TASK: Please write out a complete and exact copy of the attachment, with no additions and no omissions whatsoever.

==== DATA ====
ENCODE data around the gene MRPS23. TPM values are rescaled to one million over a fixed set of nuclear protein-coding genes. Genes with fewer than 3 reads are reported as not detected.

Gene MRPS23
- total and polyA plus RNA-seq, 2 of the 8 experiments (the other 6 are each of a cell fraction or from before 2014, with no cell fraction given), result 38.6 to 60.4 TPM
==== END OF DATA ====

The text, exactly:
ENCODE data around the gene MRPS23. TPM values are rescaled to one million over a fixed set of nuclear protein-coding genes. Genes with fewer than 3 reads are reported as not detected.

Gene MRPS23
- total and polyA plus RNA-seq, 2 of the 8 experiments (the other 6 are each of a cell fraction or from before 2014, with no cell fraction given), result 38.6 to 60.4 TPM